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Cordilleran Flycatcher Life History

Habitat

Habitat ForestsCordilleran Flycatchers breed in cool coniferous or mixed mountain forests, usually near creeks, streams, or rivers. Such habitats, with both water and gaps of light in the forest, provide not just an abundance of insects and foraging perches but also nest sites. Like the closely related Pacific-slope Flycatcher, Cordilleran favors steep-sided ravines and canyons and sometimes nests on the sides of canyons rather than in trees. Common trees in these habitats include Engelmann spruce, lodgepole pine, ponderosa pine, Jeffrey pine, western bristlecone pine, western white pine, white fir, subalpine fir, and Douglas-fir, as well as quaking aspen, black cottonwood, water birch, canyon maple. Undergrowth plants include serviceberry, chokecherry, mountain alder, Gambel’s oak, New Mexican locust, willows, and hawthorns. During migration, Cordilleran Flycatchers may turn up in almost any well-vegetated, shaded area, especially where water and insects are present. In winter, they live in pine-oak forests in mountainous areas, including areas not near water, but there have been no studies of winter ecology in this species.Back to top

Food

Food InsectsCordilleran Flycatchers eat mostly insects that they capture in flight or pick from vegetation, such as caterpillars. They hunt largely from the interior of trees or large shrubs, usually near the middle of the tree, flying out to catch insects beneath the canopy. Most of their foraging occurs below 30 feet from the ground, and sometimes they pluck insects from the ground. Prey includes beetles, bugs, wasps, bees, flies, moths, leafhoppers, and spiders. They also eat elderberries and blackberries.Back to top

Nesting

Nest Placement

Nest Tree

Nests are usually near flowing water, on rocky slopes, steep banks of streams, or in abandoned bird nests, mines, buildings, tree cavities, tree stumps, rotten logs, root masses of overturned trees, and set against the trunk on live tree branches.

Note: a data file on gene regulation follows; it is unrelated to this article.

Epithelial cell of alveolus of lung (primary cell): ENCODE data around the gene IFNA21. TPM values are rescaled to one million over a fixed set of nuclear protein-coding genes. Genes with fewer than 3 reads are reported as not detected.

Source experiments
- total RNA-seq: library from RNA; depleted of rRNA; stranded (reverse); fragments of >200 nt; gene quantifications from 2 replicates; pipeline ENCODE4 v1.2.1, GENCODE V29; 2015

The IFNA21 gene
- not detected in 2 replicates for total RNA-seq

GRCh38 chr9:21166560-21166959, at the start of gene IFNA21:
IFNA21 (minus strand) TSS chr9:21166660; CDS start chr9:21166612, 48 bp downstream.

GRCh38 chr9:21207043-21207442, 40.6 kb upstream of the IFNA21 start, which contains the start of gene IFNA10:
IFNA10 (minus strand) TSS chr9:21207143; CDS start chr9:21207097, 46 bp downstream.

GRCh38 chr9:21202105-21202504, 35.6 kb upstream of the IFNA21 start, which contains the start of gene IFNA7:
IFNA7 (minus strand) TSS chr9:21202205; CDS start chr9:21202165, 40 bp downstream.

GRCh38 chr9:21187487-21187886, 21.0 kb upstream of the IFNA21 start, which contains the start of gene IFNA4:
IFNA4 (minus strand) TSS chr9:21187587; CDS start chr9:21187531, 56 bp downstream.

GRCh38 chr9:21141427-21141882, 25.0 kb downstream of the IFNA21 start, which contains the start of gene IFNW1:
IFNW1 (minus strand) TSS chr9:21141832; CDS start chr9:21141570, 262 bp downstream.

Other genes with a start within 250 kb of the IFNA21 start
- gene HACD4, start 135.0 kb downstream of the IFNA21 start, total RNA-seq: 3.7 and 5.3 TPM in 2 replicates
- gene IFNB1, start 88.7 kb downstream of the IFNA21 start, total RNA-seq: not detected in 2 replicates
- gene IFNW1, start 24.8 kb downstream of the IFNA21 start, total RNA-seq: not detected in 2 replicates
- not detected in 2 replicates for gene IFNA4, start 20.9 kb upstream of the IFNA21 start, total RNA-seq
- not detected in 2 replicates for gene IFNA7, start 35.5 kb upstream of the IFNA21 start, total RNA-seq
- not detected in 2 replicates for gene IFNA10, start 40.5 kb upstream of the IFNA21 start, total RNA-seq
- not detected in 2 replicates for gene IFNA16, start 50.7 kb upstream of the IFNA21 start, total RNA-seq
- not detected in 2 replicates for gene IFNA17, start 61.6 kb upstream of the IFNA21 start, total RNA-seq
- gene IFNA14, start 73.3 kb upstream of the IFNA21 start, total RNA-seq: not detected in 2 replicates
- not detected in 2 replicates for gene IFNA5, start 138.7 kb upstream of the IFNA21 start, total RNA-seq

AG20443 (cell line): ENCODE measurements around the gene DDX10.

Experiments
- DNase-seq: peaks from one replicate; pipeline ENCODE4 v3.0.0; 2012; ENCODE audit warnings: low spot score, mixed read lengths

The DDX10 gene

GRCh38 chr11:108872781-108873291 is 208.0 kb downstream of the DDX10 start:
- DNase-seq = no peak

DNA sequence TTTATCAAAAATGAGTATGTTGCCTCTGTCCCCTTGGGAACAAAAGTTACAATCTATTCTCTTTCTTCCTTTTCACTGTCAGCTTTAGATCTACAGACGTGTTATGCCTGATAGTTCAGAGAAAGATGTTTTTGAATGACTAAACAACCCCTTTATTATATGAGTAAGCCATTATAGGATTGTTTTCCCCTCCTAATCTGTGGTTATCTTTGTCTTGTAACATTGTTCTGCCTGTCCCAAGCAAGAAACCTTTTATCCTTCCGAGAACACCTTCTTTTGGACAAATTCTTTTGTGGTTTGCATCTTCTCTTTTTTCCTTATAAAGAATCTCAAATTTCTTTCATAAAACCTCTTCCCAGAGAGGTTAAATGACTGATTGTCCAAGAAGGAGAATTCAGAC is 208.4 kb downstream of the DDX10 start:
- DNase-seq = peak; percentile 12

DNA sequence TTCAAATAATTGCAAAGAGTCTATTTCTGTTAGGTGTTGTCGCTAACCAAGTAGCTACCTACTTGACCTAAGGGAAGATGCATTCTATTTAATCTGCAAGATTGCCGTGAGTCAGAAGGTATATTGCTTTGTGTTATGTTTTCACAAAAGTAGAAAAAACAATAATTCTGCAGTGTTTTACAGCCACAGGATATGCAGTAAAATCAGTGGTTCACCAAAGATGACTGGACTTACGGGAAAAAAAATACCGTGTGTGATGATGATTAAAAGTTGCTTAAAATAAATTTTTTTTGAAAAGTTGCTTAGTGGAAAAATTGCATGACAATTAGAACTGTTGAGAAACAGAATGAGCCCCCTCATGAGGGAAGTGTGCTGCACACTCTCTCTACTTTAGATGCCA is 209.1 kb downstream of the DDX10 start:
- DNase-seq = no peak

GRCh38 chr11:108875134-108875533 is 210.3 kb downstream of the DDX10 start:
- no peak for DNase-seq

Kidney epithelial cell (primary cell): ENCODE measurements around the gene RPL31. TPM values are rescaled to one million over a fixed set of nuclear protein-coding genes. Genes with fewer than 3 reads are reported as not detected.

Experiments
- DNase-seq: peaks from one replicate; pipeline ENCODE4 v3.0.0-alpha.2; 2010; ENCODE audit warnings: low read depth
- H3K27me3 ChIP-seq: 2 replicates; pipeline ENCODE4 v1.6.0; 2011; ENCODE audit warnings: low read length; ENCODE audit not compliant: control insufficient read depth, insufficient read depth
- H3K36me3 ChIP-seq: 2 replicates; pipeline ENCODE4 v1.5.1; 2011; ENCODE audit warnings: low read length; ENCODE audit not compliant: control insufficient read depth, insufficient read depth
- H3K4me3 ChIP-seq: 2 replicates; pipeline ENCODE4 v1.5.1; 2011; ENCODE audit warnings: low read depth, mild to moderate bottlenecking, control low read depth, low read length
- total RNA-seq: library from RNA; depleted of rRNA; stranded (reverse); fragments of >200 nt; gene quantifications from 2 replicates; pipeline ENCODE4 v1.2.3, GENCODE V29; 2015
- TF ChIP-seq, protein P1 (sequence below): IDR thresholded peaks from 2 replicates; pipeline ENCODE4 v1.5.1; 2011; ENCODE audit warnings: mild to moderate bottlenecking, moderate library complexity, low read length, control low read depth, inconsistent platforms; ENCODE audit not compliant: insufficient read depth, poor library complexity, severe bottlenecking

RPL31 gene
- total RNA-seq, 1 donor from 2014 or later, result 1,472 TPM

Nest Description

The female builds a cup nest of moss and lines it with bark strips, rootlets, grasses, or hair, bound together with spiderwebs. Nests of the related Pacific-slope Flycatcher measure about 4.7 inches across, with the interior cup 2 inches across and 1.1 inches deep; those of Cordilleran are probably similar in proportions.

Nesting Facts

Egg Description:Creamy white with brown spotting concentrated at the larger end
Condition at Hatching:Naked and helpless.
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Behavior

Behavior FlycatchingLike other flycatchers of the genus Empidonax, males sing to mark a territory and attract a mate. They quickly chase other males that enter the territory (as well as other species of small flycatchers). Males sing frequently until they find a mate, then sing mostly at daybreak as nesting begins. Courtship displays are not known. Females build the nest alone and perform most incubation duties but both parents feed nestlings.Back to top

Conservation

Conservation Low Concern

According to the North American Bird Breeding Survey, Cordilleran Flycatcher and Pacific-slope Flycatcher populations have declined an estimated 0.17% per year from 1968–2019. Partners in Flight estimates a global breeding population of 3.6 million Cordilleran Flycatchers and rates the species an 11 out of 20 on the Continental Concern Score, indicating a species of low conservation concern. Loss of montane coniferous forest habitat, both on breeding and wintering grounds, poses the most significant conservation threat to this species.

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Credits

Lowther, Peter E., Peter Pyle and Michael A. Patten. (2016). Cordilleran Flycatcher (Empidonax occidentalis), version 3.0. In The Birds of North America (P. G. Rodewald, editor). Cornell Lab of Ornithology, Ithaca, New York, USA.

Partners in Flight. (2020). Avian Conservation Assessment Database, version 2020.

Rush, A.C., Cannings, R.J. and Irwin, D.E. (2009). Analysis of multilocus DNA reveals hybridization in a contact zone between Empidonax flycatchers. J. Avian Biol. 40(6): 614–624.

Sauer, J. R., D. K. Niven, J. E. Hines, D. J. Ziolkowski Jr., K. L. Pardieck, J. E. Fallon, and W. A. Link (2019). The North American Breeding Bird Survey, Results and Analysis 1966–2019. Version 2.07.2019. USGS Patuxent Wildlife Research Center, Laurel, MD, USA.

Sibley, D. A. (2014). The Sibley Guide to Birds, second edition. Alfred A. Knopf, New York, NY, USA.

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